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Title: Women's political participation in Bangladesh : institutional reforms, actors and outcomes
Other Titles: Meng jia la nü xing de zheng zhi can yu : zhi du gai ge, xing dong zhe ji jie guo
孟加拉女性的政治參與 : 制度改革, 行動者及結果
Authors: Panday, Pranab Kumar
Department: Department of Public and Social Administration
Degree: Doctor of Philosophy
Issue Date: 2008
Publisher: City University of Hong Kong
Subjects: Women in politics -- Bangladesh.
Notes: CityU Call Number: HQ1236.5.B3 P36 2008
xi, 255 leaves : ill. 30 cm.
Thesis (Ph.D.)--City University of Hong Kong, 2008.
Includes bibliographical references (leaves 210-231)
Type: thesis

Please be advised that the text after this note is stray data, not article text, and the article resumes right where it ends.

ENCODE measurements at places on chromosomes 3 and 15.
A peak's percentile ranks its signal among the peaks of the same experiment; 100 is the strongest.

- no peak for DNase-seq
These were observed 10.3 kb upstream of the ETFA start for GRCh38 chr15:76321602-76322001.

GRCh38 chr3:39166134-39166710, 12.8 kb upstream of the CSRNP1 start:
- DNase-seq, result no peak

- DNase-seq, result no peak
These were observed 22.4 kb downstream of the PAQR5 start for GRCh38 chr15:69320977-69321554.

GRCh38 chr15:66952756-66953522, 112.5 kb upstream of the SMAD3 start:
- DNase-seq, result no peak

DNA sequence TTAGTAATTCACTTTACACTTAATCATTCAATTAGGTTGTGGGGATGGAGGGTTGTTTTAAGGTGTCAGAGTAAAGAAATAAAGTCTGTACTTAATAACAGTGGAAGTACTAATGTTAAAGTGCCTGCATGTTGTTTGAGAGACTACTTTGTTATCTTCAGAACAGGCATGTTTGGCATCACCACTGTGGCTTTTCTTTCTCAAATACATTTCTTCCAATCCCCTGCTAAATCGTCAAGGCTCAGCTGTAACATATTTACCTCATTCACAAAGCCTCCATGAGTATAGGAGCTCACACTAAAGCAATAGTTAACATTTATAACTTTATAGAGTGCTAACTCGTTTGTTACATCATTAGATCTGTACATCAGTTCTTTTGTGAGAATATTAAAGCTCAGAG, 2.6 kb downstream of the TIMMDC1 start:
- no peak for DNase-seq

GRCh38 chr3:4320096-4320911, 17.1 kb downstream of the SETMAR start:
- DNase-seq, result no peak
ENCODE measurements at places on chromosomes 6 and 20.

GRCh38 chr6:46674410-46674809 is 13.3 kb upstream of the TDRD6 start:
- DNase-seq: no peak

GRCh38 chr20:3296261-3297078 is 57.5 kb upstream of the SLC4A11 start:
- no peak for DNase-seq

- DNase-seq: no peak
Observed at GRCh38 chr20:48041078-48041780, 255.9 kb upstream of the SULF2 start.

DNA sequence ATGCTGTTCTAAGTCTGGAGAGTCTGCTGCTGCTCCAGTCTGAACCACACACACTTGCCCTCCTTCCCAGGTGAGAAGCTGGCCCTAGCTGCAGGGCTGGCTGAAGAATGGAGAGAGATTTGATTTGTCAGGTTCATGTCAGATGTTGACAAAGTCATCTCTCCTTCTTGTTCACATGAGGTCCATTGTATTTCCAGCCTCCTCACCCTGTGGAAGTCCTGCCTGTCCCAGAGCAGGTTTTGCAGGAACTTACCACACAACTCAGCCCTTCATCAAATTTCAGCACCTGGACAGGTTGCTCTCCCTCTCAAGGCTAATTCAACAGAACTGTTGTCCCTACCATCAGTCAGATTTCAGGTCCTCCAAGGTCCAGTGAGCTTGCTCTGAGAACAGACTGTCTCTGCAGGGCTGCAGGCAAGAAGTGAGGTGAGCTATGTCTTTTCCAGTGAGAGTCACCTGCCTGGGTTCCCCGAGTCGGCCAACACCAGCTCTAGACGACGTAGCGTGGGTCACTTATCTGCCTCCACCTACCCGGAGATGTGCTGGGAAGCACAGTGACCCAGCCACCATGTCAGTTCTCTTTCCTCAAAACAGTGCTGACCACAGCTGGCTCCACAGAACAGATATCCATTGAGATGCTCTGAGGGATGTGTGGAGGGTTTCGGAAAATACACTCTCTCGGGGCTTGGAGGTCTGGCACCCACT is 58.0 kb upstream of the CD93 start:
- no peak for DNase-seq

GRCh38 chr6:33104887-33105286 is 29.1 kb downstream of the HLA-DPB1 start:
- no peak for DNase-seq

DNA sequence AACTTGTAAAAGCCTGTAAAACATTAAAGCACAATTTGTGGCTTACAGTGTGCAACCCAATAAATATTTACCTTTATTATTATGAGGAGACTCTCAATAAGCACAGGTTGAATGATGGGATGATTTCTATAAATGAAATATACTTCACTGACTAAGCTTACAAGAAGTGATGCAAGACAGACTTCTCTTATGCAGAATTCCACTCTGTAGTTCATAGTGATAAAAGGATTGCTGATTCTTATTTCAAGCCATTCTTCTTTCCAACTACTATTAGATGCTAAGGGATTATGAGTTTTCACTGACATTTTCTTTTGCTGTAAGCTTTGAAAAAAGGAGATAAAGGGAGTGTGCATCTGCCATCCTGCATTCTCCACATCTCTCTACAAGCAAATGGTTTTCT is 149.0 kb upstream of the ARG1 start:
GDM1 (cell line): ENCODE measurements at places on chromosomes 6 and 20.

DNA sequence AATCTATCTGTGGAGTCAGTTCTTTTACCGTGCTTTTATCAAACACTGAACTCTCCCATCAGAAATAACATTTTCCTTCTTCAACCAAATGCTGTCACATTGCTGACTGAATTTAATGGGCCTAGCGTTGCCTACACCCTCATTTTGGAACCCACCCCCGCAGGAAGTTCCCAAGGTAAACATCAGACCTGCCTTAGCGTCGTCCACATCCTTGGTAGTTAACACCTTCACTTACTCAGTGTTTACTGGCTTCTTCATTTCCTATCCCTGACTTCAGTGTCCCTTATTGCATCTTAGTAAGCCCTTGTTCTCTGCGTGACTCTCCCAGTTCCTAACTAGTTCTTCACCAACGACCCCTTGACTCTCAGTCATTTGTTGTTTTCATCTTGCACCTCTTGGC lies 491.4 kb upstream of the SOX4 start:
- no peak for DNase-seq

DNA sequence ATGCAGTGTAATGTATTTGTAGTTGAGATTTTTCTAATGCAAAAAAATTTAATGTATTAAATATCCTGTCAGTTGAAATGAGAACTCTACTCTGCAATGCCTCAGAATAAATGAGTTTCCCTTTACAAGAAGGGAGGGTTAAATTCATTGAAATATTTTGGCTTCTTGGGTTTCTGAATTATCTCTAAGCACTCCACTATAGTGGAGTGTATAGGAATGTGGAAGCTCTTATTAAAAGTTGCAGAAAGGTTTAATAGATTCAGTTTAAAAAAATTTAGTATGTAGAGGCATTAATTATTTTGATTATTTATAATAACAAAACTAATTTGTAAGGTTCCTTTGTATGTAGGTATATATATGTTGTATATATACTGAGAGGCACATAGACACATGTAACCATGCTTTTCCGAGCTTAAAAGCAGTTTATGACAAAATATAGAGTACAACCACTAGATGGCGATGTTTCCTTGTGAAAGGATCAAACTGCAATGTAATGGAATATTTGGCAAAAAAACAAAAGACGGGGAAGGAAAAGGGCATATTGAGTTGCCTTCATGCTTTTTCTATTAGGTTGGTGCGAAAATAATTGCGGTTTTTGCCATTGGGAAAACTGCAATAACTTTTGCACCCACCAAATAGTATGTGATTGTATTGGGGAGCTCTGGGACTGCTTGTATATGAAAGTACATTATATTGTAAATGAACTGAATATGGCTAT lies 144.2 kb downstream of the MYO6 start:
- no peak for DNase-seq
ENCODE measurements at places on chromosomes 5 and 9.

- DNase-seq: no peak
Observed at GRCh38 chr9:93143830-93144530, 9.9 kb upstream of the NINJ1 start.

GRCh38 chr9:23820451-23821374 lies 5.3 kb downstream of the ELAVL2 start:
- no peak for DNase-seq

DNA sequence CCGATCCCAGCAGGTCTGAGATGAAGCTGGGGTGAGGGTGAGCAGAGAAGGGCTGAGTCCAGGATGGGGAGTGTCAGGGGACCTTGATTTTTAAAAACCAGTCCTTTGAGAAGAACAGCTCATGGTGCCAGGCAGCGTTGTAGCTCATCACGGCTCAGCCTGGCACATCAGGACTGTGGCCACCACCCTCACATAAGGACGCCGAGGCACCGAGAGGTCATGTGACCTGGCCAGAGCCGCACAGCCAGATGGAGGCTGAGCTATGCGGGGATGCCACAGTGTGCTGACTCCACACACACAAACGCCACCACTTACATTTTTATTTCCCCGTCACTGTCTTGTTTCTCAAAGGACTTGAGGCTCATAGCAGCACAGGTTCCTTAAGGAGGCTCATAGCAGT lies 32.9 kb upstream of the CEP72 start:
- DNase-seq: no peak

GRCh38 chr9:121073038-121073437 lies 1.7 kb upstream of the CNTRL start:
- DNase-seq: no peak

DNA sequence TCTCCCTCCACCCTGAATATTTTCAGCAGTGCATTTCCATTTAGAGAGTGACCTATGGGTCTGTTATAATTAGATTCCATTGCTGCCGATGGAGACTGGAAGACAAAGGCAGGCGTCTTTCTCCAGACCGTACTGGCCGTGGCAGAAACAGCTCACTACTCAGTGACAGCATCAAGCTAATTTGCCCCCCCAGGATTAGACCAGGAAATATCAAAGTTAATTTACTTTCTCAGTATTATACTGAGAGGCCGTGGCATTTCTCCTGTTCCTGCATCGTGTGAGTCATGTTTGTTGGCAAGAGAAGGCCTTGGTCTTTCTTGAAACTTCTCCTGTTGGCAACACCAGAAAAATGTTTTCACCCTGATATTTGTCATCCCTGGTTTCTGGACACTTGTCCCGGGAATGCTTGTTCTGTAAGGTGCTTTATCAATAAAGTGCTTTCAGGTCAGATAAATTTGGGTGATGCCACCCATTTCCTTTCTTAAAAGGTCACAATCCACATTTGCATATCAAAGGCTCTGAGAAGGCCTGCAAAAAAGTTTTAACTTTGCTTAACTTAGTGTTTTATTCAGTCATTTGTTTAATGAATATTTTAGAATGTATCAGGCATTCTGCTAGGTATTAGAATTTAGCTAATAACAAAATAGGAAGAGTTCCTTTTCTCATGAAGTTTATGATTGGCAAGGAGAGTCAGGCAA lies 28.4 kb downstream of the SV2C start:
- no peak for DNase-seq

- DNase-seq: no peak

Abstract: One of the primary objectives of this research is to analyze the reform initiatives involved in enhancing women’s political participation in Bangladesh. In addition, it aims to identify the actors behind these events, and explore the role (or impact) of reforms on women’s political participation in the Union Parishad (third tier of the exiting local government system) of the country. Generally, this research has employed a qualitative research strategy which is supplemented by appropriate quantitative methods. The first major observation of this study is that given a patriarchal and maledominated societal structure, it is arduous for women to enter the political scene. In this regard, bringing changes to formal institutions and the power structure is imperative since institutional regulations determine the number of women that should (or must) be elected in the Union Parishad (UP). Moreover, there are rules which stipulate an individual’s role in local institutions. Thus, it is believed that reforms are the most effective means for initiating changes in the institutional design. Second, the reform decreed in 1997 is not actually due to the influence of a particular actor but is rather a combination of different state and societal actors. Basically, the government had a dominant role since it possesses the legitimate authority to enact reforms. However, societal actors comprised of political parties, women’s organizations, NGOs, donors, and several international conventions have also influenced the reform process either directly or indirectly. A third set of observations confirms that the Act of 1997 did not augment women’s economic freedom to the extent that they have complete control over the expenditure of their earnings. However, their role in family decision making has slightly improved since they are already participants in meetings where family decisions are made. Nevertheless, this participation has remained restricted to such functions like serving as an information provider only. With regard to the state of women’s social liberty, the study finds that elected women members still suffer from acceptability crisis. An interesting outcome is that elected women members have been accepted by a section of the population despite strong conservatism among its majority. Moreover, freedom of movement of the women members outside their home has increased, even though they still need to be accompanied by male members of the family on such trips. The study also suggests that elected women members have not yet reached an equal status with their male colleagues in the Union Parishad. Worse, they are not allocated equal shares in project distribution or committee memberships, and their opinions in Union Parishad decision making are generally ignored since they are only a minority. Overall, elected women legislators work in adversarial circumstances in which the majority of the people, including their peers, families, and constituents, appear to be their opponents. These findings highlight the need to reserve seats for women as a strategy to foster their political participation. However, the reservation of seats through legislation remains a controversial issue in Bangladesh and even elsewhere. Despite of this, there are still reasons to be optimistic because the imposition of quotas has helped change the popular political culture to gradually become more conducive to women’s political participation. Moreover, the reform of 1997 has opened up opportunities for women to take part in the political process. The struggle for women’s active participation in politics has just started, and women elected members still have a long way to make their physical presence felt in the decisionmaking process.
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